On my office wall, I have a picture of my dad at his high school graduation, towering a foot above his grandparents. Such height differences were common at the time because childhood nutrition improved so rapidly. I doubt that the grandparents who attended that graduation saw height as an "arms race" or griped that rich kids were even taller. They were happy to look up to their descendants -- and we'd feel the same way. Deep down, even technophobes want their descendants to surpass them. They just think that picking embryos is a vile way to make it happen.

Moderate defenders of genetic engineering often distinguish between good GE that prevents disease and disability and bad GE that increases intelligence, beauty, athletic ability, or determination. The theory is that good GE helps kids lead better lives, but bad GE merely panders to parents' vanity. The logic is hard to see. We praise parents who nurture their kids' health, intelligence, beauty, athletic ability, or determination because we know they're all good traits for kids to have.
As usual, the wise way to avoid dystopia is to limit government, not technology:

Allowing parents to genetically engineer their children would lead to healthier, smarter, and better-looking kids.  But the demand for other traits would be about as diverse as those of the parents themselves.  On the other hand, genetic engineering in the hands of government is much more likely to be used to root out individuality and dissent.  "Reproductive freedom" is a valuable slogan, capturing both parents' right to use new technology if they want to, and government's duty not to interfere with parents' decisions.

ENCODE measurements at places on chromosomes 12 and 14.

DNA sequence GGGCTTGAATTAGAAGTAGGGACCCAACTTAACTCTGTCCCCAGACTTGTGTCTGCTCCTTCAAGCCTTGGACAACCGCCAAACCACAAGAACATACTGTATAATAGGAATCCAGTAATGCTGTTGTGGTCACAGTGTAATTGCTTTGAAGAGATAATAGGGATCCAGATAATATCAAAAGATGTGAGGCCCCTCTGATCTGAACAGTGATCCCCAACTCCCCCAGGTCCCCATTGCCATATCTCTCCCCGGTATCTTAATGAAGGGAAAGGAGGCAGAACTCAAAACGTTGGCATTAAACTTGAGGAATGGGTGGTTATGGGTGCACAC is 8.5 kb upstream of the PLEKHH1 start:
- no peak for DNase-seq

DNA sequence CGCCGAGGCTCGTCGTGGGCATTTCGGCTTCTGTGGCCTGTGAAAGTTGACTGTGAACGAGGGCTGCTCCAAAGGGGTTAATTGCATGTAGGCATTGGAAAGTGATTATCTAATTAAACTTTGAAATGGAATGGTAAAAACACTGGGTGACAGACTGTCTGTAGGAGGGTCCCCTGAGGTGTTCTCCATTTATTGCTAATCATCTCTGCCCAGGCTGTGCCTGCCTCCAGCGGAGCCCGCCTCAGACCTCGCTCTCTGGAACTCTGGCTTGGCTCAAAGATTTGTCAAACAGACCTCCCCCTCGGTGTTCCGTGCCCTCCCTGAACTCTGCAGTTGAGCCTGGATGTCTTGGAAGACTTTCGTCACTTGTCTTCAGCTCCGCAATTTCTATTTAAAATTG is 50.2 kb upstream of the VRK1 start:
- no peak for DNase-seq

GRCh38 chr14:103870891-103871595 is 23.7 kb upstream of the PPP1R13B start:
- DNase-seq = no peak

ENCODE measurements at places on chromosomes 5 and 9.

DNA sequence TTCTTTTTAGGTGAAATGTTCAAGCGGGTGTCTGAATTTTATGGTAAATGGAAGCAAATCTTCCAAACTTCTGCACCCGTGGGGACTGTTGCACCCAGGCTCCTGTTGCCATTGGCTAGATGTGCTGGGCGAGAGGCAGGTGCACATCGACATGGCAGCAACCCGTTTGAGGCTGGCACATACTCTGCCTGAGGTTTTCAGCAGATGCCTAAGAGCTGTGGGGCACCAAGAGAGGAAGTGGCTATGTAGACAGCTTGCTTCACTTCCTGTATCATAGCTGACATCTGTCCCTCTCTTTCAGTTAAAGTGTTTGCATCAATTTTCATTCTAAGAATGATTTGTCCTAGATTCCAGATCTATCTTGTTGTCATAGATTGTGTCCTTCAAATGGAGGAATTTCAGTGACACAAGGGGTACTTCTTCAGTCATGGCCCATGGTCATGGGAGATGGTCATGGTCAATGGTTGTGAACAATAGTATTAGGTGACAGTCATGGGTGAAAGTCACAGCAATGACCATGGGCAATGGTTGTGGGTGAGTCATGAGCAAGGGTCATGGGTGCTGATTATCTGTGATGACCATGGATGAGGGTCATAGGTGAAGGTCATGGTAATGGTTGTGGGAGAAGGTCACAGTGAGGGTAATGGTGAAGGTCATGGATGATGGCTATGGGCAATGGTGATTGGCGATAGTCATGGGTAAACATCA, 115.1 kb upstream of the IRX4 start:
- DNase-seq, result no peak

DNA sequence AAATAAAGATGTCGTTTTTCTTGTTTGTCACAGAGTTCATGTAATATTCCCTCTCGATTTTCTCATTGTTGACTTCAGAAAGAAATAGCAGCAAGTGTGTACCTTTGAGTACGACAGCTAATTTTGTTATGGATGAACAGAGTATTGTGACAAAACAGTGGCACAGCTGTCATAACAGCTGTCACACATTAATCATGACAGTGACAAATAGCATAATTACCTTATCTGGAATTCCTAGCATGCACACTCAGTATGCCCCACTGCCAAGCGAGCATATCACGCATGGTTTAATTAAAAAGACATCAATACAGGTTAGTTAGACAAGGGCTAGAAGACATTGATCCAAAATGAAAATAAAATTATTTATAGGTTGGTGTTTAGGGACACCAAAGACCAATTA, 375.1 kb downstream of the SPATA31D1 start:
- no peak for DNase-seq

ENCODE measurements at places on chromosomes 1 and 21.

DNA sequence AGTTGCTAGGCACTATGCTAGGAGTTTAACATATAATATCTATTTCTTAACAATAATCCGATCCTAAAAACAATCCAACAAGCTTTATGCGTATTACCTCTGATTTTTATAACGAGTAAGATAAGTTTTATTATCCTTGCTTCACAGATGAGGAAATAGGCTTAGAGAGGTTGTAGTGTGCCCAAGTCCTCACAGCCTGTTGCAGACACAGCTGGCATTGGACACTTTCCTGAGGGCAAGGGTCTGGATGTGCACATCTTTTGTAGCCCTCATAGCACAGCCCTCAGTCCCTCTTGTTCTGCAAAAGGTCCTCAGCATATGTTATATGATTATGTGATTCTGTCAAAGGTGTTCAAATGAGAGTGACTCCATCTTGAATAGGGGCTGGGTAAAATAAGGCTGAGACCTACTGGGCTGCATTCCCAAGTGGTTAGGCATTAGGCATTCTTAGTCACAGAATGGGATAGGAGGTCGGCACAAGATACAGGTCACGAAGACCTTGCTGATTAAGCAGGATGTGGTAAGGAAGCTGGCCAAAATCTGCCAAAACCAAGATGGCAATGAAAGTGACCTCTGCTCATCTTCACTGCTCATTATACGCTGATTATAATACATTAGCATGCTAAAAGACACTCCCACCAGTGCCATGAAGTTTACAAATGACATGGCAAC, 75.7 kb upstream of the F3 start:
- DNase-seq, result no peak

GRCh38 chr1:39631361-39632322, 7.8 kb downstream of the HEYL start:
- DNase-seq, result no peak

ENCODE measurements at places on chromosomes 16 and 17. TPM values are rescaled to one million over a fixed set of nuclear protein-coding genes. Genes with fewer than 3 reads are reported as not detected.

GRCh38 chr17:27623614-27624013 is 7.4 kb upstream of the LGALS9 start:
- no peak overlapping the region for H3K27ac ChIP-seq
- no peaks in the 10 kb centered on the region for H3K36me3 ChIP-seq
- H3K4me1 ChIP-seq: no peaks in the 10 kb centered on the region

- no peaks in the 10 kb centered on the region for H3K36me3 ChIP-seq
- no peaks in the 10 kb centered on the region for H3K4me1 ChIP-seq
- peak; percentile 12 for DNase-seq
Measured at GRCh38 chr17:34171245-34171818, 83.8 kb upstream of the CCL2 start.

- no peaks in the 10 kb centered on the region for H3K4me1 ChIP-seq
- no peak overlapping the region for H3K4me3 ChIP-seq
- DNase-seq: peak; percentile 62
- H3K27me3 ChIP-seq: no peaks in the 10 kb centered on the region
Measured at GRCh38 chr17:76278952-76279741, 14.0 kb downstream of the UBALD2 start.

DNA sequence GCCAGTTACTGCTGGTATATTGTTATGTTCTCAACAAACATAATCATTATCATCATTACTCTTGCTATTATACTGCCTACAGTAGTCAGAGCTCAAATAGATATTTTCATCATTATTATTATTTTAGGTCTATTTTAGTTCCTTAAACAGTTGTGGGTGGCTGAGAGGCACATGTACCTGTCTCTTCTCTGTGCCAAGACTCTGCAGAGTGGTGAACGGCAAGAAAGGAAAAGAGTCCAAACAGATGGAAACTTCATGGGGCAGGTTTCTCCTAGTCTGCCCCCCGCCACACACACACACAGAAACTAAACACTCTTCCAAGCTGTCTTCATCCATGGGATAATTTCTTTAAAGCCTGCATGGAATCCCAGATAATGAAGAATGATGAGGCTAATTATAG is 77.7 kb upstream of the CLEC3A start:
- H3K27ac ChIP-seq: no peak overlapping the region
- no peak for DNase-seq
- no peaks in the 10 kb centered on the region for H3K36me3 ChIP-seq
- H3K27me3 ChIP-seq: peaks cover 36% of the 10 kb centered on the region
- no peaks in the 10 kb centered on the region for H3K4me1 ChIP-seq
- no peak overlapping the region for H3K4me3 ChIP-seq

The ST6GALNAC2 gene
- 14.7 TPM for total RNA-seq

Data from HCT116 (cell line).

Critics of genetic engineering often argue that both private and government use lie on a slippery slope.  In one sense, they are correct.  Once we allow parents to screen for genetic defects, some will want to go further and screen for high IQ, and before you know it, parents are ordering "designer babies."  Similarly, once we allow government to genetically screen out violent temperaments, it will be tempting to go further and screen for conformity.  The difference between these slippery slopes, however, is where the slope ends.  If parents had complete control over their babies' genetic makeup, the end result would be a healthier, smarter, better-looking version of the diverse world of today.  If governments had complete control over babies' genetic makeup, the end result could easily be a population docile and conformist enough to make totalitarianism stable.

The same goes, of course, for cloning.




COMMENTS (20 to date)
Richard writes: